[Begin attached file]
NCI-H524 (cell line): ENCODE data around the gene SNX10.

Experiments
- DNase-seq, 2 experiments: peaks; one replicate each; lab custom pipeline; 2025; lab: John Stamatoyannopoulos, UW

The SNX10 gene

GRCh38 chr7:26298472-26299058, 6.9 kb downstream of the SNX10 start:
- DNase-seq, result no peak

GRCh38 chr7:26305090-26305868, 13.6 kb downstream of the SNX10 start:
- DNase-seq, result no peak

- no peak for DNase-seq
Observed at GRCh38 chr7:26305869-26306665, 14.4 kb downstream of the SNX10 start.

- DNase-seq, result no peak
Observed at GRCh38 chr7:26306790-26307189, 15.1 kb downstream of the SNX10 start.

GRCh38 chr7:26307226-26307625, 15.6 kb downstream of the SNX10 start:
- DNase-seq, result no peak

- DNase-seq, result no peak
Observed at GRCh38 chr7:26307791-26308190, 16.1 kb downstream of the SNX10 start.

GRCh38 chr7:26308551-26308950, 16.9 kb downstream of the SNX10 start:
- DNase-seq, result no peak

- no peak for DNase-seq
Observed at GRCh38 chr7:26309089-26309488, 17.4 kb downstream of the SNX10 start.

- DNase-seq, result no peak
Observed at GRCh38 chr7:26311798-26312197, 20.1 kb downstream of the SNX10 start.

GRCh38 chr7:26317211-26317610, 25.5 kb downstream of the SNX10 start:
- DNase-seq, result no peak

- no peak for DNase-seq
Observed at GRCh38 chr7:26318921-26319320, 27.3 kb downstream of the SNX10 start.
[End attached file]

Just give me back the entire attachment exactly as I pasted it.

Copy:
NCI-H524 (cell line): ENCODE data around the gene SNX10.

Experiments
- DNase-seq, 2 experiments: peaks; one replicate each; lab custom pipeline; 2025; lab: John Stamatoyannopoulos, UW

The SNX10 gene

GRCh38 chr7:26298472-26299058, 6.9 kb downstream of the SNX10 start:
- DNase-seq, result no peak

GRCh38 chr7:26305090-26305868, 13.6 kb downstream of the SNX10 start:
- DNase-seq, result no peak

- no peak for DNase-seq
Observed at GRCh38 chr7:26305869-26306665, 14.4 kb downstream of the SNX10 start.

- DNase-seq, result no peak
Observed at GRCh38 chr7:26306790-26307189, 15.1 kb downstream of the SNX10 start.

GRCh38 chr7:26307226-26307625, 15.6 kb downstream of the SNX10 start:
- DNase-seq, result no peak

- DNase-seq, result no peak
Observed at GRCh38 chr7:26307791-26308190, 16.1 kb downstream of the SNX10 start.

GRCh38 chr7:26308551-26308950, 16.9 kb downstream of the SNX10 start:
- DNase-seq, result no peak

- no peak for DNase-seq
Observed at GRCh38 chr7:26309089-26309488, 17.4 kb downstream of the SNX10 start.

- DNase-seq, result no peak
Observed at GRCh38 chr7:26311798-26312197, 20.1 kb downstream of the SNX10 start.

GRCh38 chr7:26317211-26317610, 25.5 kb downstream of the SNX10 start:
- DNase-seq, result no peak

- no peak for DNase-seq
Observed at GRCh38 chr7:26318921-26319320, 27.3 kb downstream of the SNX10 start.